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Pedestrianisation a must for hospitality businesses

Comment & Opinion

VISION NEEDED Designer Irene Walsh created this mock-up of how Bridge Street in Westport could look if fully pedestrianised.

Spacial layout of many Westport pub and restaurant interiors an impediment to social distancing

OUR lead story last week created a lot of debate on the possibility of pedestrianising streets in Mayo towns to help businesses with spacing issues once they reopen.
We reported that Westport-based councillor Peter Flynn was to put the following motion before yesterday’s monthly meeting of Mayo County Council: “That Mayo County Council make adjustments to pavings, streetscapes, traffic flow, public areas and car parking as required to facilitate social distancing and pedestrian movement to best position businesses in Mayo to open swiftly once restrictions are eased and that the businesses be consulted in this process.”
We are all all too well aware that social distancing is here to stay for the rest of 2020, and possibly longer, as we attempt to fully free society of Covid-19. Businesses throughout the land are now busily preparing their premises for the lifting of lockdown restrictions, ensuring they are ready for the new way of life.
Monday next, May 18, is the first roadmap date that will see some businesses putting this theory into practice. Over the course of the rest of May, June and July, we will see our towns begin to return to a semblance of normality, with many restrictions lifted in full by August 10.
Cllr Flynn’s notice of motion has the clear intention of doing whatever is possible to try to help businesses firstly to open up and then to remain viable for the rest of the year.
It has particular relevance here in Westport, where the design of the town has meant so many business are located in long, narrow buildings.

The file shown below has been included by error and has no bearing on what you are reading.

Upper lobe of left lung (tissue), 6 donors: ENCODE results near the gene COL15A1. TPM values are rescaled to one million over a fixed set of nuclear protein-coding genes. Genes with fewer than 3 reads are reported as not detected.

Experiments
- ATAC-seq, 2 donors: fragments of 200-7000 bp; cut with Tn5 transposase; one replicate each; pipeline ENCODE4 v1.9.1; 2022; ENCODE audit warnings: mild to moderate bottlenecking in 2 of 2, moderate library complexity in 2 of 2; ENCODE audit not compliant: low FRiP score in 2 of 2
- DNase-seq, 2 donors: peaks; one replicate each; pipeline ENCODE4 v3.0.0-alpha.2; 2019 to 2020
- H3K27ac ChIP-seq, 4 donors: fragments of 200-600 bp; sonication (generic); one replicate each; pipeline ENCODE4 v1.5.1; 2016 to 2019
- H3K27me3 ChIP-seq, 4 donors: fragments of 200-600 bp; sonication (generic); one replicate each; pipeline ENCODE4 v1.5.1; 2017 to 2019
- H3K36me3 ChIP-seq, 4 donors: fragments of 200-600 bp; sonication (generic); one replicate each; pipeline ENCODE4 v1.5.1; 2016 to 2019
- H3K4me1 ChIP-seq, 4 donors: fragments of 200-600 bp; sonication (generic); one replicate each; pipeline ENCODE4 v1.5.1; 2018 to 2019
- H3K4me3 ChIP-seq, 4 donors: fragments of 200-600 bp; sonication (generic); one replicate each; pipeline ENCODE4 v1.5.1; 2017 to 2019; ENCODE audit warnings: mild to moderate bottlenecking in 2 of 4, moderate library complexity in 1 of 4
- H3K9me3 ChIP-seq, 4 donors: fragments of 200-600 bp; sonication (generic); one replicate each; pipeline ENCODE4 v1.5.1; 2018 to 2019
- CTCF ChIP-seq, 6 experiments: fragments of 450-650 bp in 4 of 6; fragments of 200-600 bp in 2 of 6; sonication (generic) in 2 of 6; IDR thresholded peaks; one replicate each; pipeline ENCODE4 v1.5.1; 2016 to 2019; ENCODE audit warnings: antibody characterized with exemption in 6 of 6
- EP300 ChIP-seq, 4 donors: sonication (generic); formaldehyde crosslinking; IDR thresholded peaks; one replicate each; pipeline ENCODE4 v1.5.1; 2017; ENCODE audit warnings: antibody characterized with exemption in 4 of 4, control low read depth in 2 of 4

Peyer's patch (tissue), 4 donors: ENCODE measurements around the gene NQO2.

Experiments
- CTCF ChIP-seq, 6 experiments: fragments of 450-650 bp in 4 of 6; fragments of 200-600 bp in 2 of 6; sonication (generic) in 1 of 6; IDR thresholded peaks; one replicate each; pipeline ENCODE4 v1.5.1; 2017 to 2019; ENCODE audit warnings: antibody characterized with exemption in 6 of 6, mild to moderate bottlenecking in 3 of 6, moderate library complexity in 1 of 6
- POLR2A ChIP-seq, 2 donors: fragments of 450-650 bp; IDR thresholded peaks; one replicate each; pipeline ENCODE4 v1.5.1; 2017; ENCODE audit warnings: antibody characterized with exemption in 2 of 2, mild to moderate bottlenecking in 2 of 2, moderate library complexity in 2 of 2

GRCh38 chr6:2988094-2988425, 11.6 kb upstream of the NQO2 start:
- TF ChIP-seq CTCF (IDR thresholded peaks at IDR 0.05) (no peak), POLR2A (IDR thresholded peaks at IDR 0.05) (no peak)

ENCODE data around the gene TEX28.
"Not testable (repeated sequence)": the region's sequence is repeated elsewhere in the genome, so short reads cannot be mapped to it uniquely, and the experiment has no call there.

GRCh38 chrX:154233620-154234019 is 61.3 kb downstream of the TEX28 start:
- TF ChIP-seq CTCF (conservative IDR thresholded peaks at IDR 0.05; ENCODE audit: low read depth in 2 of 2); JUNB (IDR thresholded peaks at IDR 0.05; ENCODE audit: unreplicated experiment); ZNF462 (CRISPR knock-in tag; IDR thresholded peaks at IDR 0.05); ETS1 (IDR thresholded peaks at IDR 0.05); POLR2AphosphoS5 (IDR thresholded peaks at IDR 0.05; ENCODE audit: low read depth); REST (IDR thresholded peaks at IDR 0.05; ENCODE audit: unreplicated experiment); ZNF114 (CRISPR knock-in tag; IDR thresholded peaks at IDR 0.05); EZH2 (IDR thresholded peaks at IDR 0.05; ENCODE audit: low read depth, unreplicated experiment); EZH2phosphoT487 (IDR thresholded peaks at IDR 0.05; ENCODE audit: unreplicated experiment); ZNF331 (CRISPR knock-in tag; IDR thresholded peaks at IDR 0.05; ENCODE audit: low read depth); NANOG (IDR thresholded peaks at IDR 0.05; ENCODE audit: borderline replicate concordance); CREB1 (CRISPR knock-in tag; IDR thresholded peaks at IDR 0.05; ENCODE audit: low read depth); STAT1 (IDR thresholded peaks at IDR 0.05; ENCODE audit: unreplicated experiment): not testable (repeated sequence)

Almost every business on Bridge Street and James Street has a narrow shop front. A lot of these buildings are occupied by public houses and restaurants, businesses that have borne much of the pandemic’s economic brunt, as they have been forced to close for their busiest time of the year.
It is obvious that the County Council must help them in every way possible. The pedestrianisation of their streets is a vital aspect of that help. It would mean opening up more space for most of these businesses to operate within, while allowing them to meet their social-distancing responsibilities. Simply put, more space means more customers and more precious turnover, and the difference between viability and going bust.

Summer trial
As it stands, full pedestrianisation is not a runner due to a lack of relief roads around the town to alleviate traffic problems, but surely it would be possible to close off Bridge Street to traffic after 7pm for the summer months of July and August at least?
We know Irish summer weather is unpredictable at best, but it will at least be warm and allowing people to dine and drink outside these premises would help enormously with social distancing. Mayo County Council simply has to make this happen.
It is worth noting that other local authorities have already moved on this.
Cork City Council plans to fully pedestrianise three city streets as part of a programme of measures to be undertaken as businesses in the city begin to re-open.
Paul Street, Tuckey Street and Pembroke Street will be closed to traffic and pedestrianisation measures will be enhanced to ensure physical distancing can be maintained. It will involve the removal of some car parking, the relocation of disabled parking bays, and the removal of bollards.
Some of these changes may also need to be made to Bridge Street, but with a few minor adjustments, pedestrianisation can become a reality this summer. Perhaps it could even become the norm for the summer months in Westport in the long term.
The pedestrianisation of Main Street in Castlebar has long been a talking point ever since it was first mooted by Fianna Fáil TD Pádraig Flynn many moons ago. It certainly worked a treat for the Castlebar Food Festival last year, and again, it may work well during the coming summer months, bringing more footfall to the traditional town centre of the county town.
There are areas  of other large towns like Ballina and Claremorris that could benefit from changes. Consultations between local chambers of commerce and Mayo County Council is needed as soon as possible so that changes can be fast tracked ahead of the resumption of ‘normal’ business.
The first half of 2020 will be a write-off for most businesses, but there is an opportunity to salvage something from the year if proper procedures are put in place for the second half, particularly for those crucial summer months.
Time is of the essence, so let’s hope the council is quick off the mark and makes pedestrianisation a reality soon.